Saturday, March 26, 2011

Passing on a Love of Nature to our Kids - National Catholic Reporter

Passing on a Love of Nature to our Kids’ by Carol Meyer (published in the National Catholic Reporter) is a great article about helping our children to appreciate and enjoy nature. It points out that kids usually do enjoy nature. It’s us parents that are ‘gradually stifling it out of them’. Instead of trying to get kids away from nature, we should be modelling a love of it ourselves. One of the four reasons given for why we should encourage an appreciation of enjoyment of nature in our children is that we want them to know God through nature. Also, when kids learn to love nature at an early age, they will do more to protect it.

It’s funny to read this now because my son got a new tent for his birthday (last week). He’s been desperate to set it up on the backyard, but there’s always been some reason why he can’t. After reading this article, I’m wondering whether I should just say, ‘Yes, set it up now’ and forget about all the reasons I’ve given him that maybe aren’t that important after all.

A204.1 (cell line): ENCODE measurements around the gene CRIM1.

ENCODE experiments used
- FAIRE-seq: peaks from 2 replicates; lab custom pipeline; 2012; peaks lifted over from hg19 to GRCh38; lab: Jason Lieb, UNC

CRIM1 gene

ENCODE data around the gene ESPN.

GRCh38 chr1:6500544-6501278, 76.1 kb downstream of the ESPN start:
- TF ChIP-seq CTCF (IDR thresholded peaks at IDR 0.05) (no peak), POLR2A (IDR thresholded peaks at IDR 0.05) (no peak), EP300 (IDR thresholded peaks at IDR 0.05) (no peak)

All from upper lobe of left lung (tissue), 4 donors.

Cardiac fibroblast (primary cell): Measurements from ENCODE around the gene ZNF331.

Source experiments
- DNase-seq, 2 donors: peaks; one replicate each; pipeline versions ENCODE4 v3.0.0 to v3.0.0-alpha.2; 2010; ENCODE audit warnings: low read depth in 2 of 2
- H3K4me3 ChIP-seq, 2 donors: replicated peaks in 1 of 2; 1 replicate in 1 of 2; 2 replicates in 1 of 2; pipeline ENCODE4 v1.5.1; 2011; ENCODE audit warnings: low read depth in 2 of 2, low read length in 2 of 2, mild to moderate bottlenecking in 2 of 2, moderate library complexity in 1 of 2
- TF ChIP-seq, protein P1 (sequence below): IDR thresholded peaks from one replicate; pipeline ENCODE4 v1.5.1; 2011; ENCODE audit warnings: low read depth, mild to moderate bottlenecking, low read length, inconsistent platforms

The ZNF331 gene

Here are some extracts from the article:

A recent article in USA Today reported that the average American child spends 53 hours a week with electronic media. This alarming statistic means children aren’t getting anywhere near a comparable time outside. But we can be intentional about changing this for the children we influence. I encourage you to make this effort for several reasons: 1) Children need nature to be balanced and whole and we want what is good for them 2) If children know and love nature, they will be more zealous in protecting it 3) Kids have a natural affinity for nature and it brings out their joy and wonder and 4) We want them to know God revealed in creation.